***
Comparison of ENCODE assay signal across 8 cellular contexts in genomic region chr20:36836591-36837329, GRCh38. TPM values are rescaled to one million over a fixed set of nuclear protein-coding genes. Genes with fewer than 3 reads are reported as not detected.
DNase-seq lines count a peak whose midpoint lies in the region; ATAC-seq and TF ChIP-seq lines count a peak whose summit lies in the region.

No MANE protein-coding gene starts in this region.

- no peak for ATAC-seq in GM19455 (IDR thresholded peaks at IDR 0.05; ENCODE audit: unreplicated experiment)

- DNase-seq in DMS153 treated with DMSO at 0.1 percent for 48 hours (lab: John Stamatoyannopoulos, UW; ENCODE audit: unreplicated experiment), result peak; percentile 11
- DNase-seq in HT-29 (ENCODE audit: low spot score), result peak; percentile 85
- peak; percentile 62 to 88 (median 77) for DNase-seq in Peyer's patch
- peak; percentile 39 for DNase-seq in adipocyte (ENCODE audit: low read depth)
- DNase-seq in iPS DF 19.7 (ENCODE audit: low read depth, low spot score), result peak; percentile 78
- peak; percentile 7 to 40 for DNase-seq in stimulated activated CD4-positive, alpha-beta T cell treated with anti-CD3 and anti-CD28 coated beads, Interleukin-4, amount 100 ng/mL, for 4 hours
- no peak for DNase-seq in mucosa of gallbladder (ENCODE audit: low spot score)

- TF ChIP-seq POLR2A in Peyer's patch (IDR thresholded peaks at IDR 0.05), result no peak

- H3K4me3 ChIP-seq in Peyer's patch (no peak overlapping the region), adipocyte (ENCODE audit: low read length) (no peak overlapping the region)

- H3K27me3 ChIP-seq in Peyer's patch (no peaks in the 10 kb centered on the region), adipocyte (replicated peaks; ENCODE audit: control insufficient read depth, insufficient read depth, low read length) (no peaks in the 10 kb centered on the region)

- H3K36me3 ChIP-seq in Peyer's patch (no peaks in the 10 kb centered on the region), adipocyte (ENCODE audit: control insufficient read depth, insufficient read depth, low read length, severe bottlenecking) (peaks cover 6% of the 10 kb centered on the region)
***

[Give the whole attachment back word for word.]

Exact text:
Comparison of ENCODE assay signal across 8 cellular contexts in genomic region chr20:36836591-36837329, GRCh38. TPM values are rescaled to one million over a fixed set of nuclear protein-coding genes. Genes with fewer than 3 reads are reported as not detected.
DNase-seq lines count a peak whose midpoint lies in the region; ATAC-seq and TF ChIP-seq lines count a peak whose summit lies in the region.

No MANE protein-coding gene starts in this region.

- no peak for ATAC-seq in GM19455 (IDR thresholded peaks at IDR 0.05; ENCODE audit: unreplicated experiment)

- DNase-seq in DMS153 treated with DMSO at 0.1 percent for 48 hours (lab: John Stamatoyannopoulos, UW; ENCODE audit: unreplicated experiment), result peak; percentile 11
- DNase-seq in HT-29 (ENCODE audit: low spot score), result peak; percentile 85
- peak; percentile 62 to 88 (median 77) for DNase-seq in Peyer's patch
- peak; percentile 39 for DNase-seq in adipocyte (ENCODE audit: low read depth)
- DNase-seq in iPS DF 19.7 (ENCODE audit: low read depth, low spot score), result peak; percentile 78
- peak; percentile 7 to 40 for DNase-seq in stimulated activated CD4-positive, alpha-beta T cell treated with anti-CD3 and anti-CD28 coated beads, Interleukin-4, amount 100 ng/mL, for 4 hours
- no peak for DNase-seq in mucosa of gallbladder (ENCODE audit: low spot score)

- TF ChIP-seq POLR2A in Peyer's patch (IDR thresholded peaks at IDR 0.05), result no peak

- H3K4me3 ChIP-seq in Peyer's patch (no peak overlapping the region), adipocyte (ENCODE audit: low read length) (no peak overlapping the region)

- H3K27me3 ChIP-seq in Peyer's patch (no peaks in the 10 kb centered on the region), adipocyte (replicated peaks; ENCODE audit: control insufficient read depth, insufficient read depth, low read length) (no peaks in the 10 kb centered on the region)

- H3K36me3 ChIP-seq in Peyer's patch (no peaks in the 10 kb centered on the region), adipocyte (ENCODE audit: control insufficient read depth, insufficient read depth, low read length, severe bottlenecking) (peaks cover 6% of the 10 kb centered on the region)